Now the problem here is that while I don't agree with the "statements" that these particular "christians" were using to protest against Islam, it still does not justify the physical aggression that was put on them.

The same type of protest happened in reverse in Australia this year during the 2012 Athiest convention. Muslim protesters were outside the convention center with the same type of "statements" on signs (You're going to hell... blah blah blah) and the athiest conventioners laughed and made statements (even an athiest gay couple to kissed) but were never really upset to the point that they physically assaulted the muslims protesting against athiesm.

Think hard about your rights to believe what you want to believe, say what you want to say, and protest what you want to protest against, and your reactions to opposing views. Nothing justifies a violent reaction. Words and illustrations are nothing but words and illustrations, how a person reacts to them is their own personal responsibility.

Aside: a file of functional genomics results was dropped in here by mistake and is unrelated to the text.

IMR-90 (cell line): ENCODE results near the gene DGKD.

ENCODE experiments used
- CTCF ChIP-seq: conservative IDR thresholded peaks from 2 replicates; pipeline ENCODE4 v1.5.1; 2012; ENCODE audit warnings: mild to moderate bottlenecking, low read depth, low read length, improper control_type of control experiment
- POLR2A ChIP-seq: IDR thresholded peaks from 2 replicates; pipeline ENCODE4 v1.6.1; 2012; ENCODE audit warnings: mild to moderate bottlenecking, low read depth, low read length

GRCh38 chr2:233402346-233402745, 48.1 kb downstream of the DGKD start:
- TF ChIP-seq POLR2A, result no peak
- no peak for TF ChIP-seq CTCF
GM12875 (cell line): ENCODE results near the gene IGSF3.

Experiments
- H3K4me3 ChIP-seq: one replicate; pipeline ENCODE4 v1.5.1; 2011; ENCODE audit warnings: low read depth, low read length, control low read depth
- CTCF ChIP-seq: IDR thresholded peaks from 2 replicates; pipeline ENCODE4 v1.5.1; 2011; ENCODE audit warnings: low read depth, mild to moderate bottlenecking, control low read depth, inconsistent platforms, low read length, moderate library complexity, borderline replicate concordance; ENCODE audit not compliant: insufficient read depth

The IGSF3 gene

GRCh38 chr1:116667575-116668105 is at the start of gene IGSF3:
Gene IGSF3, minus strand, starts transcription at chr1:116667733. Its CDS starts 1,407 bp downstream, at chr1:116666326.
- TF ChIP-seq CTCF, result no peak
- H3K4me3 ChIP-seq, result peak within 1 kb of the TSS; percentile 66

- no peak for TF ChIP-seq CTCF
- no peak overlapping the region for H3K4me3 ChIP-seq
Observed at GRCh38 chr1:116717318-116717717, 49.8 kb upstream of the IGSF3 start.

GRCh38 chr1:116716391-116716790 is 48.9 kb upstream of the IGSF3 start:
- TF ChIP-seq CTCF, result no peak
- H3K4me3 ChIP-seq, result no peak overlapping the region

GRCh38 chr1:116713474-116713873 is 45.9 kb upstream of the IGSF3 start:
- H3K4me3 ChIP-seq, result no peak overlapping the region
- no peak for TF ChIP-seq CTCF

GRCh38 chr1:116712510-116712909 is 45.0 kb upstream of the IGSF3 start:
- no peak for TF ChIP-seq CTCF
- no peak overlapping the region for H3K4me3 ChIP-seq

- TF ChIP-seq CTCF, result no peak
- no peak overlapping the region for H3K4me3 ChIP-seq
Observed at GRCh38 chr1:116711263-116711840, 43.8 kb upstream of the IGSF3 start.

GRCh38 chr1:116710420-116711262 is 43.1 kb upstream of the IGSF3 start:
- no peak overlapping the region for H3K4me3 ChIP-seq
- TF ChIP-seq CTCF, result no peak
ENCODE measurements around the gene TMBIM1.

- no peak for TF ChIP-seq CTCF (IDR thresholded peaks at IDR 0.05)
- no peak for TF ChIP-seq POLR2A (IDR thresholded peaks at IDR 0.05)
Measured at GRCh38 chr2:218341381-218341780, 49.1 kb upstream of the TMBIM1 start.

1 ( +1 / -0 )

Now this is just stupid. Just because he didn't feel like joining a riot...

http://www.washingtonpost.com/world/asia_pacific/pakistani-businessman-accused-of-blasphemy-for-not-protesting-anti-islam-film/2012/09/19/713c3c28-0258-11e2-9132-f2750cd65f97_story.html

1 ( +1 / -0 )

If the intent is get people killed, then this isn't about the freedom of speech anymore. Its about yelling fire in a crowded theater when there is no fire!

Last I checked, that was as illegal as voicing death threats.

-1 ( +1 / -2 )

But nowhere near as repulsive as rioting, destroying property, and threatening lives, because you don't like critique.

3 ( +3 / -0 )

Friday, you are exactly wrong.